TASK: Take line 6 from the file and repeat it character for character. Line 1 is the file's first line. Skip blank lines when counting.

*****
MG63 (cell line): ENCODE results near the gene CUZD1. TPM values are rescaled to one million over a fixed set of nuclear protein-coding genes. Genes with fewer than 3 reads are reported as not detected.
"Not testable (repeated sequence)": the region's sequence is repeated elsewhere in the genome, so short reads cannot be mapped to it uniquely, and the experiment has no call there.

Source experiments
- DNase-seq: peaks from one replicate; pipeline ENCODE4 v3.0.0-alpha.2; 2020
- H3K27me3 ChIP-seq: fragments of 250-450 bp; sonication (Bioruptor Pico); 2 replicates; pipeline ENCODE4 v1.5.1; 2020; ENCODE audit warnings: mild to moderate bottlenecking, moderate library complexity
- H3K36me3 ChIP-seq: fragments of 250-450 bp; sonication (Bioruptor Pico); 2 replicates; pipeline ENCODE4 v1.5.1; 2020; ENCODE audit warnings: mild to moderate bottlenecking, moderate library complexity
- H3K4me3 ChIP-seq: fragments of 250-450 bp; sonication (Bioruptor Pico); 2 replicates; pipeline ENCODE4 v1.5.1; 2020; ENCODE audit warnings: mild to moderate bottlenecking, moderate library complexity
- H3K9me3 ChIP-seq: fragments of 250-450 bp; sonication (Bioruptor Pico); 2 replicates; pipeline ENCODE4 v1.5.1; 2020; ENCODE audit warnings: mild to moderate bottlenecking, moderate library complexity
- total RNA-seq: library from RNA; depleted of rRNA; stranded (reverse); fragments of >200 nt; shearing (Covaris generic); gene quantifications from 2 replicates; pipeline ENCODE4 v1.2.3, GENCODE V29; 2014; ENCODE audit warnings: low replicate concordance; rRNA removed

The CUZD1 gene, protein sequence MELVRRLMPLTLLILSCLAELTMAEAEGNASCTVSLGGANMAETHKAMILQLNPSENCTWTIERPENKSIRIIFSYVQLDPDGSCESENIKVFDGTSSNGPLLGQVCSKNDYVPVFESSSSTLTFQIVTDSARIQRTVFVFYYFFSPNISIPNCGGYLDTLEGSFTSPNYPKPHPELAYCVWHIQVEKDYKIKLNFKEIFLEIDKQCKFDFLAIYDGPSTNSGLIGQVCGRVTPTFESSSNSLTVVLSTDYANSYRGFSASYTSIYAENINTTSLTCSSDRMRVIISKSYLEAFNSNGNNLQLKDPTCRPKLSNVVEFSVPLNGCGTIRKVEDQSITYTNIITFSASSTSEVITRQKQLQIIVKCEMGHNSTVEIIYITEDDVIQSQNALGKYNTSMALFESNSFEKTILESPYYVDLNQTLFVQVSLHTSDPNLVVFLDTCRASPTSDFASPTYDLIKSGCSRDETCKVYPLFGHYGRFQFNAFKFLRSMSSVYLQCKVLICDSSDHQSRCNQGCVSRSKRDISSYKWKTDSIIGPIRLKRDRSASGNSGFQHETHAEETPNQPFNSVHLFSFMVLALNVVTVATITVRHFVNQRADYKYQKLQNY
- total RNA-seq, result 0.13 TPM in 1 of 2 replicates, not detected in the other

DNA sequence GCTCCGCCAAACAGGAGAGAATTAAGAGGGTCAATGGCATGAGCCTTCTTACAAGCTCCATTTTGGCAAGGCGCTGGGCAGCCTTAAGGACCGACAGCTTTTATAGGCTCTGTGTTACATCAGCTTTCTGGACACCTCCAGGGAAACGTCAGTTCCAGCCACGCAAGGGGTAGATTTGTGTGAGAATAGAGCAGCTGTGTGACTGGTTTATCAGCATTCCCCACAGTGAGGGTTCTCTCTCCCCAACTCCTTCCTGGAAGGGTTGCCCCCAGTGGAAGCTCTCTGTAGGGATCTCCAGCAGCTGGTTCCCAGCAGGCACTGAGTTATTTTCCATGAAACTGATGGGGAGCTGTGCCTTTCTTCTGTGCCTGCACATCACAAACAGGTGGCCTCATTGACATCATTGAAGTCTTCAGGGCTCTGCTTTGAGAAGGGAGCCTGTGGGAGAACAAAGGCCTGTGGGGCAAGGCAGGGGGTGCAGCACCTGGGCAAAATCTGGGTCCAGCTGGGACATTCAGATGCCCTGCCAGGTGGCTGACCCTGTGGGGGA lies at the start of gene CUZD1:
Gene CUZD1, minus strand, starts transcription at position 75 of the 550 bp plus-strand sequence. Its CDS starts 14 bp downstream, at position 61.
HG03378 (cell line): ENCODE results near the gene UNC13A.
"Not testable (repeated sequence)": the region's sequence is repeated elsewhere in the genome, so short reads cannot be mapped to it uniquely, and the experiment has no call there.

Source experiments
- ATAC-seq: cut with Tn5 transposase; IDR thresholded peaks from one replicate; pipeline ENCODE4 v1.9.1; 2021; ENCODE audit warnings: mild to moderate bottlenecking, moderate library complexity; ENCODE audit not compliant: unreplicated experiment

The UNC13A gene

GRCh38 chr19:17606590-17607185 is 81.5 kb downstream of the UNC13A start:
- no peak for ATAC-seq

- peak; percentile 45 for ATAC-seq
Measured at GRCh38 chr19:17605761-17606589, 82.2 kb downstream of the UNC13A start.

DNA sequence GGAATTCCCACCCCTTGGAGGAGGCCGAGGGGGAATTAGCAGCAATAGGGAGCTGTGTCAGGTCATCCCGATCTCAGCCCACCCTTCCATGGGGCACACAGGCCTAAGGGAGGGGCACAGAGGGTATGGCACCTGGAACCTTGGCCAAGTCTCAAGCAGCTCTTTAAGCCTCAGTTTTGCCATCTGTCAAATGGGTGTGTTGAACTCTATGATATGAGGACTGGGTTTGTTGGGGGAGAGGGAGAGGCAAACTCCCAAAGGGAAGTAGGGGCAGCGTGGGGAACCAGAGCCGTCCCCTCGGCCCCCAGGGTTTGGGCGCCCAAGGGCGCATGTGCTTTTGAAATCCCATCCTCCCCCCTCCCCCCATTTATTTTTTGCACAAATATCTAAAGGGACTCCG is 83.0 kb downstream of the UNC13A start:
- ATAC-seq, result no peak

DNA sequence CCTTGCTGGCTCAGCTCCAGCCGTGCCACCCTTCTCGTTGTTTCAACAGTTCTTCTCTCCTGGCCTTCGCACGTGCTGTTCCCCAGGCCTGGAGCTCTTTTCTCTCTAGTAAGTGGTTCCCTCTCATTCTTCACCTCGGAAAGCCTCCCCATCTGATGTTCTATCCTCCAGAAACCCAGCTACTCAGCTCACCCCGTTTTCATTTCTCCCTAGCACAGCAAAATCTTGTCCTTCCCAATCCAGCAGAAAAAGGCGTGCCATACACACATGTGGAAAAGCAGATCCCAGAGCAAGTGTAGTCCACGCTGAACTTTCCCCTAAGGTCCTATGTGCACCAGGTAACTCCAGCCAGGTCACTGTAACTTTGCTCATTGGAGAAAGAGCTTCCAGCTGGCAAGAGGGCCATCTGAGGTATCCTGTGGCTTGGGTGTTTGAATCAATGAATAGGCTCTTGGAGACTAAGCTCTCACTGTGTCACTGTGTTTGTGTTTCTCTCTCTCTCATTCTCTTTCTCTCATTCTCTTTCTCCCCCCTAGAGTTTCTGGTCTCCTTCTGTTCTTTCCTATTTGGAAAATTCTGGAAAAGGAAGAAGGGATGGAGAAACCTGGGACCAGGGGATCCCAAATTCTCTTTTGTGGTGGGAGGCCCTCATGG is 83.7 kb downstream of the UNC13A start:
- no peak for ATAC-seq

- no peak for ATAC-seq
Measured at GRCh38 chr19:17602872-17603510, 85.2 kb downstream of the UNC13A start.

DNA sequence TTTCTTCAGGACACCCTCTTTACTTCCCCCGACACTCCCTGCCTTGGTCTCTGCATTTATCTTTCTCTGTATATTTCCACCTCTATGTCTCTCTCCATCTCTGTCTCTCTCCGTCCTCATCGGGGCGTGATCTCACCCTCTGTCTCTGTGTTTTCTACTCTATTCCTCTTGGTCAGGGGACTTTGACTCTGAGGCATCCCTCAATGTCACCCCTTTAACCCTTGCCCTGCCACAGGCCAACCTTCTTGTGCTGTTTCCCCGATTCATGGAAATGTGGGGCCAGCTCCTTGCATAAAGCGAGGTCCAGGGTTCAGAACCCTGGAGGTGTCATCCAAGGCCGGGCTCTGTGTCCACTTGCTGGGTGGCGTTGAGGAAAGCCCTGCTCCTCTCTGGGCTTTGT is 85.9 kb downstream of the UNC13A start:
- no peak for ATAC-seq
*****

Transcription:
- H3K36me3 ChIP-seq: fragments of 250-450 bp; sonication (Bioruptor Pico); 2 replicates; pipeline ENCODE4 v1.5.1; 2020; ENCODE audit warnings: mild to moderate bottlenecking, moderate library complexity